As he grew older, the more "jagged" aspects of his original Anglo-Saxon racial worldview softened into a universal classicism or elitism regarding any fellow human being of self-ennobled high culture as of metaphorical "superior race." Lovecraft did not from the start even hold all white people in uniform high regard, but rather he held Anglo-Nordic people, and especially persons of English descent, above all others. While his racist perspective is undeniable, many critics argue this does not detract from his ability to create compelling philosophical worlds which have inspired many artists and readers.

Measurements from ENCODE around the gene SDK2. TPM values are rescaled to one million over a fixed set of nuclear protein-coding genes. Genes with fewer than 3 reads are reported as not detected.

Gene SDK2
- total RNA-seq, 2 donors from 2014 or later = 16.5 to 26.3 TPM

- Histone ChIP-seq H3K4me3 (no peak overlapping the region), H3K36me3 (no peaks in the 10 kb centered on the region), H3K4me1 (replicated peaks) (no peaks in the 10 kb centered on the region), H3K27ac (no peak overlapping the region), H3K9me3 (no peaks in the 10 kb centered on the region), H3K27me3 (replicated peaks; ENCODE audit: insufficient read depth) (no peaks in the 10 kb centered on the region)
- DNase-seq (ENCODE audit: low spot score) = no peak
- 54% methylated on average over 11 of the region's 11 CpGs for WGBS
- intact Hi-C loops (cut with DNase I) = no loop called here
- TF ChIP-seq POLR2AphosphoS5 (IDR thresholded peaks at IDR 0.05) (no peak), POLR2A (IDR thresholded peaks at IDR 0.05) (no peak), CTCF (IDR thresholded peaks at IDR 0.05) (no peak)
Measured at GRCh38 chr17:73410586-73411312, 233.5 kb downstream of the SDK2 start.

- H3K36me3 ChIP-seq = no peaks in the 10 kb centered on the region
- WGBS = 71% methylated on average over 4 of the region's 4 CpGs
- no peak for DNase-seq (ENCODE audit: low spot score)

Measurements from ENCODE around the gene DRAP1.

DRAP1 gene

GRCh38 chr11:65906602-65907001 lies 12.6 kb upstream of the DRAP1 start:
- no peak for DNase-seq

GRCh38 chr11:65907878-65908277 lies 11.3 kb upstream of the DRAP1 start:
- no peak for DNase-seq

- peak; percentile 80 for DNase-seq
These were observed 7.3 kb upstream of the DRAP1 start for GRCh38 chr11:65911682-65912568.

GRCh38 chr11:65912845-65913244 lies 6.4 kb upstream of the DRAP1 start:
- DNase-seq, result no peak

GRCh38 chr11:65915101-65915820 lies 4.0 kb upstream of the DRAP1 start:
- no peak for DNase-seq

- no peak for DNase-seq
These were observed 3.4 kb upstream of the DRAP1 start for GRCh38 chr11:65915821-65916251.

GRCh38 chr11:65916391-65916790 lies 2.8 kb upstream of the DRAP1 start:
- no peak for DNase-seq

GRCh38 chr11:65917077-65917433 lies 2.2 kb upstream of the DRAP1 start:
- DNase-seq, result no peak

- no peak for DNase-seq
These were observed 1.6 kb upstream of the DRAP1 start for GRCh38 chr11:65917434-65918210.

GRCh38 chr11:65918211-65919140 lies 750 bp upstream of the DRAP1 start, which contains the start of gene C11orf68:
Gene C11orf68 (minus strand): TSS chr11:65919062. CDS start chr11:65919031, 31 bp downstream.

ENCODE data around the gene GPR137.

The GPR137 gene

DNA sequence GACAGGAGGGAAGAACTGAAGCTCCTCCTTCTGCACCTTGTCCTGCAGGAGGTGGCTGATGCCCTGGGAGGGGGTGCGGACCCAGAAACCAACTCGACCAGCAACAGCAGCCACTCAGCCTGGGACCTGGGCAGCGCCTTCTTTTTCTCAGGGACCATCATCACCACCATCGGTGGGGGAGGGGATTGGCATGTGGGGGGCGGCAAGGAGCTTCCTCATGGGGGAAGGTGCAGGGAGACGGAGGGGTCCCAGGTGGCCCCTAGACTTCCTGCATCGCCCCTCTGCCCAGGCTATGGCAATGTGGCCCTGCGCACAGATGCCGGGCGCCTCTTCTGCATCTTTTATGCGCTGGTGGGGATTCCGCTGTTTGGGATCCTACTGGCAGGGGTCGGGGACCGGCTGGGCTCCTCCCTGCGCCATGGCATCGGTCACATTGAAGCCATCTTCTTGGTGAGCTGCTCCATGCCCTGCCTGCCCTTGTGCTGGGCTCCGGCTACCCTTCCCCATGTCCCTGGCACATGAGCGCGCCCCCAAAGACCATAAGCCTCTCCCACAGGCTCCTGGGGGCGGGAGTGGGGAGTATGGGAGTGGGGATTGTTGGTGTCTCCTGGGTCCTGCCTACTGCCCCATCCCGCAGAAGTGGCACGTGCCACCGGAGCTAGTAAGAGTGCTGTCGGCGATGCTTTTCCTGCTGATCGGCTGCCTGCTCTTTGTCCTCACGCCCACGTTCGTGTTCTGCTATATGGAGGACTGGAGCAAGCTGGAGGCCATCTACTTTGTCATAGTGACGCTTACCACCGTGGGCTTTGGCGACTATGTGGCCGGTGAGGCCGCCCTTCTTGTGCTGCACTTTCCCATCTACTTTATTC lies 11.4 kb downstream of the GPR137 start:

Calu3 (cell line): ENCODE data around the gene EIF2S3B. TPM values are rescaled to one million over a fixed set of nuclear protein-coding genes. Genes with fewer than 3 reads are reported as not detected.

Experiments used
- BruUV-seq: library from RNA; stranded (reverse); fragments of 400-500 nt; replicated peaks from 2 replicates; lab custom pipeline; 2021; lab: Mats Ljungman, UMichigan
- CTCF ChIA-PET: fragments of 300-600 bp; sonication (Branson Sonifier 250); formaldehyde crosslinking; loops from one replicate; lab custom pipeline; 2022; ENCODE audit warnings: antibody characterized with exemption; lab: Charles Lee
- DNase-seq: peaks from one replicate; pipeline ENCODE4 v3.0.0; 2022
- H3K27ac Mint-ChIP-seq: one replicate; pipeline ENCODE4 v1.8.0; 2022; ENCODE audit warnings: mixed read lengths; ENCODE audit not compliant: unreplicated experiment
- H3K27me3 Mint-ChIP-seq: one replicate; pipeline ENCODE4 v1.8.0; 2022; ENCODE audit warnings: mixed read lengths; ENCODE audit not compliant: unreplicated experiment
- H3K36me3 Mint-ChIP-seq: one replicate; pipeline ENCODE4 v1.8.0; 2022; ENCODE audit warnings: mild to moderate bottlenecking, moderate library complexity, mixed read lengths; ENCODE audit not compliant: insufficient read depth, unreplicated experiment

In his early published essays, private letters and personal utterances, he argued for a strong color line, for the purpose of preserving race and culture. These arguments occurred through direct statements against different races in his journalistic work and personal correspondence, or perhaps allegorically in his work using non-human races. Some have interpreted his racial attitude as being more cultural than brutally biological: Lovecraft showed sympathy to others who pacifically assimilated into Western culture, to the extent of even marrying a Jewish woman whom he viewed as "well assimilated."
While Lovecraft's racial attitude has been seen as directly influenced by the time, a reflection of the New England society he grew up in, his racism appeared stronger than the popular viewpoints held at that time. Some researchers also note that his views failed to change in the face of increased social change of that time.